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About Me

Bo Nash

Me and my primary taste tester

Howdy folks,

My name is Bo Nash and I started Sous Vide Techniques as a journal of my own journey into cooking under a vacuum and with immersion circulators. I’ll try to document, as best as I can, what I do, why I do it, and how it turns out.

What I am not:

  • I am not a chef.
  • I am not a restaurant professional.
  • I do not work in the food industry.
  • I am not a full time blogger.

What I am:

  • I am a guy who really likes to cook.


8 thoughts on “About Me”

  1. In response to one commenter, a “perfect” slice of brisket, like many things, is different for everyone. As a central-Texan native, I consider myself well versed in traditional Texas brisket. I personally am looking for brisket that falls apart a bit. If a slice of brisket just drapes over my fork, that is not my idea of perfect.

    That said, I will say that the pictures of your sous vide smoked brisket look pretty darn appetizing. I’m looking at getting a sous vide circulator soon, and smoked brisket is one of the first meats on my list to tackle with it. I’ve read a few places where they expressly recommend against smoking or cooking before the sous vide bath. Your method is the first I’ve seen that smokes/cooks before the immersion. Have you tried it both ways?

    1. Sorry for the slow reply. Somehow this comment got caught up in the moderation queue and I missed it.

      I’ve tried other things the other way around. I have not done the brisket by immersing before smoking.

      My primary reason has been scheduling/logistics. It’s a lot easier to tend to the fire the day before, and only have to mess with the broiler/torch right before serving. From a sheer convenience standpoint, it can’t be beat.

      If I were doing a lower-temperature bath, I would absolutely recommend against the cooking first. But at 180F and up for several hours I’m not worried about “undercooking” in the bag. (Plus I’m still cooking a little afterwards.)

  2. Bo: Great article (Sous Vide Smoked Brisket). I know timing is not all that critical when using Sous Vide but I do have a small question about your timing.

    In Part 4 you state “Set for 185ºF / 85ºC, throw a lid on your container, and get some well-deserved sleep. — My total immersion time at this temperature was 14 hours. I think anytime after about 10 hours you’re going to get about the same result.”. If you add the 2 hours at 203F that gives you a total time of 16 hours

    In a reply to Craig on November 25, 2015 you state “Though I did 14 hours (12 hours at 85C and 2 hours at 95C) I don’t think I’d cut down the time very much more than to the 10 hour point.”

    So the question is, what is the timing you prefer: 14 hours total (12 hours @ 185F + 2 hours @ 203F) or 16 hours total (14 hours @ 185F + 2 hours @ 203F).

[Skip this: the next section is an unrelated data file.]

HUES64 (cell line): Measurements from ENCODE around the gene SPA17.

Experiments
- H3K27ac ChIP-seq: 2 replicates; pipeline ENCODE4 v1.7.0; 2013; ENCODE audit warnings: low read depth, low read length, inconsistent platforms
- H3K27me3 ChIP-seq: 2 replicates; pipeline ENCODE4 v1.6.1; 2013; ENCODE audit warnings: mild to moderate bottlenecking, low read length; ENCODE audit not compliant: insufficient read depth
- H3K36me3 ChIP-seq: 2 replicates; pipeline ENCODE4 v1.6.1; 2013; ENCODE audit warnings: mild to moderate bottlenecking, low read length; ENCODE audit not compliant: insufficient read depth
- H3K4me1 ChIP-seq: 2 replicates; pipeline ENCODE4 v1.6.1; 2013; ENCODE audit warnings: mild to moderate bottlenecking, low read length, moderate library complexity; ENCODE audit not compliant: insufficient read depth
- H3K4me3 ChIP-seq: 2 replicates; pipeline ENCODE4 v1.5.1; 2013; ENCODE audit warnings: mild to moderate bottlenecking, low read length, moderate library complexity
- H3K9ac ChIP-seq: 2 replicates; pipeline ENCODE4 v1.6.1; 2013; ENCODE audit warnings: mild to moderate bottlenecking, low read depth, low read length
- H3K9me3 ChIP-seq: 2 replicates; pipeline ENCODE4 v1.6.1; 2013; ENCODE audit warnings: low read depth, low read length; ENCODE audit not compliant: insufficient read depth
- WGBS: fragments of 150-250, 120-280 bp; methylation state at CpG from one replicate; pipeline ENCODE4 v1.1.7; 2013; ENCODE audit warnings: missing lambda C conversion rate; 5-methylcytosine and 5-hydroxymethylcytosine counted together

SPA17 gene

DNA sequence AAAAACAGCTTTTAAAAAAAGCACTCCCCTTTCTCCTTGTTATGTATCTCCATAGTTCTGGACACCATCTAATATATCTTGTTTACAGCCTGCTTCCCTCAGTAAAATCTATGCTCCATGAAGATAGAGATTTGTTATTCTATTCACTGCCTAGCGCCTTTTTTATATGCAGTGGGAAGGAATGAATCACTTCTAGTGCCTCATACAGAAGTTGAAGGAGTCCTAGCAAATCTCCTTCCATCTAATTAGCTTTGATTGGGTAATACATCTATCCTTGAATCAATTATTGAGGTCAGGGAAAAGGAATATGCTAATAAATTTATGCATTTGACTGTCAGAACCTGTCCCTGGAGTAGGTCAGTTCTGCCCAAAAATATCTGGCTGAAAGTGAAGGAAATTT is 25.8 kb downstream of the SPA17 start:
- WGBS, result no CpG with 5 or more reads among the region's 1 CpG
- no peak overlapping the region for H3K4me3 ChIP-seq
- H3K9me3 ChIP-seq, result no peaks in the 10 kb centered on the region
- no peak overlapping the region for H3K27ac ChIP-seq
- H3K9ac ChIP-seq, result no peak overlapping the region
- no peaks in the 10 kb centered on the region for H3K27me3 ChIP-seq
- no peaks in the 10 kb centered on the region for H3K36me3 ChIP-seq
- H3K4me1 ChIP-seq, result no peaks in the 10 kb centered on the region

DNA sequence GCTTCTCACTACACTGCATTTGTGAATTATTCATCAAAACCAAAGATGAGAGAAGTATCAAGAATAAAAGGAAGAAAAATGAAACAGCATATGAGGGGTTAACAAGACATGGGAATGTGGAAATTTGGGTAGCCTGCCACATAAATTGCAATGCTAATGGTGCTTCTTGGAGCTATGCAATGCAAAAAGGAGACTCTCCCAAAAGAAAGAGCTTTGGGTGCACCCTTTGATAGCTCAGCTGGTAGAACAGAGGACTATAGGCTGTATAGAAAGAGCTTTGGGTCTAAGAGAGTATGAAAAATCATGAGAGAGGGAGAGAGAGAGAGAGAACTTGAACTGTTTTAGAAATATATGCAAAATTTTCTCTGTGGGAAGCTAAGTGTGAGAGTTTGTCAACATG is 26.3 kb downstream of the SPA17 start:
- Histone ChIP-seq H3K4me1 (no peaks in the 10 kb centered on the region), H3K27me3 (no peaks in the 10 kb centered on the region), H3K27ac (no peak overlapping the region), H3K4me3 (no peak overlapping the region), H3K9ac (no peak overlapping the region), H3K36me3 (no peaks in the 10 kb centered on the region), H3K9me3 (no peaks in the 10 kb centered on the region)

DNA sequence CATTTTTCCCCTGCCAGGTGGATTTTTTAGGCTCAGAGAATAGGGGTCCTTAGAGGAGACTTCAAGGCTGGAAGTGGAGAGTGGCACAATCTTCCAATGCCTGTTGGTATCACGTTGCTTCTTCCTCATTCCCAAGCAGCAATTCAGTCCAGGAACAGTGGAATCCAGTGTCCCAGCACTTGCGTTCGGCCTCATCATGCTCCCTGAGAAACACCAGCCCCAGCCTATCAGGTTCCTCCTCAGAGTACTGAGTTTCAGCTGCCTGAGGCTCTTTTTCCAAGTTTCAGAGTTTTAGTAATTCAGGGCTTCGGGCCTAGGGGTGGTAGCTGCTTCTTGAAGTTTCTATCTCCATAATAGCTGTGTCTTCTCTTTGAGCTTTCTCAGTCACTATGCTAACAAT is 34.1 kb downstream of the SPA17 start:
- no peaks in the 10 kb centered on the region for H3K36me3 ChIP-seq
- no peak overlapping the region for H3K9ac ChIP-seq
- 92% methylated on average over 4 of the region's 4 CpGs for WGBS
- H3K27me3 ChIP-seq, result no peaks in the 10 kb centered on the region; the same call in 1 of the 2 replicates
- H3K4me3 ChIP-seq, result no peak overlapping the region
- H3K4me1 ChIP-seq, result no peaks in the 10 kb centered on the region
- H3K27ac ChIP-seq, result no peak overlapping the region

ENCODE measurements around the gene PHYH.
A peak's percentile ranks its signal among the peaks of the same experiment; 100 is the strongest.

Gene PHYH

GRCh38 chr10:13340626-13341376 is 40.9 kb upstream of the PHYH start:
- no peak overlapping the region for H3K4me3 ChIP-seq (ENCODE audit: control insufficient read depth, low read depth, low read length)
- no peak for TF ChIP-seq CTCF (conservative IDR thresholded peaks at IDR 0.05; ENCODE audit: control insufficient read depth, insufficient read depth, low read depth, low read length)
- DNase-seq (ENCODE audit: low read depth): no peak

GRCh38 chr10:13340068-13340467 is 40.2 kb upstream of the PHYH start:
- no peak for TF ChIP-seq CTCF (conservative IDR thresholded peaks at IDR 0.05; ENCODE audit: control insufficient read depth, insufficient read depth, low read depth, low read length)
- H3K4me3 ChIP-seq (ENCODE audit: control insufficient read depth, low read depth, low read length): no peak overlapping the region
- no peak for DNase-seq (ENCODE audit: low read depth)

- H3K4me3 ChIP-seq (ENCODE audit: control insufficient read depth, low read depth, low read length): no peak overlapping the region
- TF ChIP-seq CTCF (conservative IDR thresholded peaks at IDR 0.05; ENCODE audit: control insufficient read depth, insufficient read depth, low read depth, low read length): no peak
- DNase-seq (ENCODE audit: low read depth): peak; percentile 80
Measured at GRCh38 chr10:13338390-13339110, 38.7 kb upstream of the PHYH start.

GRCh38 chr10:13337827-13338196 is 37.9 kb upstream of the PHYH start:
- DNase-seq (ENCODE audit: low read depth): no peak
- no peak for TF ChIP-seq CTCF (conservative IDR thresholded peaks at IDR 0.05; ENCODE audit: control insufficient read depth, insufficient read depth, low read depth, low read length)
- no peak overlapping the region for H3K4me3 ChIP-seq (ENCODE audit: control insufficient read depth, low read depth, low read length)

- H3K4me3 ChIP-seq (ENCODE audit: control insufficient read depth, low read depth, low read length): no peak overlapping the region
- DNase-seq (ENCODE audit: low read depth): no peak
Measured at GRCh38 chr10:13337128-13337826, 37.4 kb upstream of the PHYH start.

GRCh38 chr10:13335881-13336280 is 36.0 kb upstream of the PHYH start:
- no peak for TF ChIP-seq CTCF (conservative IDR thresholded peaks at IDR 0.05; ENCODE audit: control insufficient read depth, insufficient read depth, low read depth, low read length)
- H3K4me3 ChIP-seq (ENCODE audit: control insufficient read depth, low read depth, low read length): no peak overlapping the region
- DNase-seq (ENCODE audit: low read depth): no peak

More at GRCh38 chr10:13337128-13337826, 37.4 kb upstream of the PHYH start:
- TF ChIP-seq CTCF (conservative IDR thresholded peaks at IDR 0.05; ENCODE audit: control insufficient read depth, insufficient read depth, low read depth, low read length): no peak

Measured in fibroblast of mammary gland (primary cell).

With my limited experience with Sous Vide I don’t think it would make much if any difference, but experience may show timing is more critical than I would have thought.

    Thanks again for the excellent article.


    1. Hi Jim,

      It’s been a while since I originally wrote the post, and I’ve done this treatment several times since then. I don’t think two hours difference either way at 185F made too much difference. A little longer meant a little softer… but not a lot. In my experience, I think the time at 203F has more impact on texture than a similar duration at 185F.

  3. Hi Bo

    I’ve been into Sous Vide for a couple of years now and find it very effective for preparing meat prior to grilling. I particularly like the e-book of Jason Logsdon – “Sous Vide Grilling“.

    I have recently become interested in smoking/BBQ and find the combination of the two fascinating.

    Almost all of the information I have seen combining the two techniques use much lower temperatures for the Sous Vide. I have done several briskets at 68°C for 24–36 hours then 4 hours in the smoker at 110–120°C. They have been good but a bit dry.

    Then I came across your article/post and it seem to make so much sense thinking about the Sous Vide like pushing through the “stall”. The temperatures you use are also more logical when we think about the internal temperature goal for low and slow smoker/BBQ as 95°C.

    I would love to see you and Kenji L-A and others like Jason L, Ballistic BBQ, Fire and Water, AmazingRibs, etc get some definitive research going on this important subject. In the meantime I will try your method (I’ll try smoking before and/or after Sous Vide) and report my findings.

    Thank you for your excellent article. I guess I will find out whether you are still monitoring this blog by checking to see whether you have responded.

    1. Thank you for the kind words, Tony. I’m also glad to hear about your results at 68C. I guarantee if you smoke first and sous vide second, you will not find the results dry.

      I recently read that Texas A&M University (which happens to be my alma mater) has begun doing a variety of studies on brisket and the various processes of BBQing them. Perhaps that’s a good place to start with formal studies of sous vide brisket methods, as well.

      1. Hi Bo

        Great to hear that you are still going. Have you contacted the university with your ideas and results? By the way, I am in Adelaide South Australia which is a sister city to Austin Texas. Fortunately we have a fabulous BBQ restaurant (Sneaky Pickle) very close to us. They model themselves on Franklin barbecue and are very good. I have just bought a better smoker (Hark Chubby made in Australia). I previously used a Weber Kettle

        I really believe that the combination of Sous Vide and barbecue is the future. Sous Vide Que. I will let you know how my experiments go over the next month or so. Cheers

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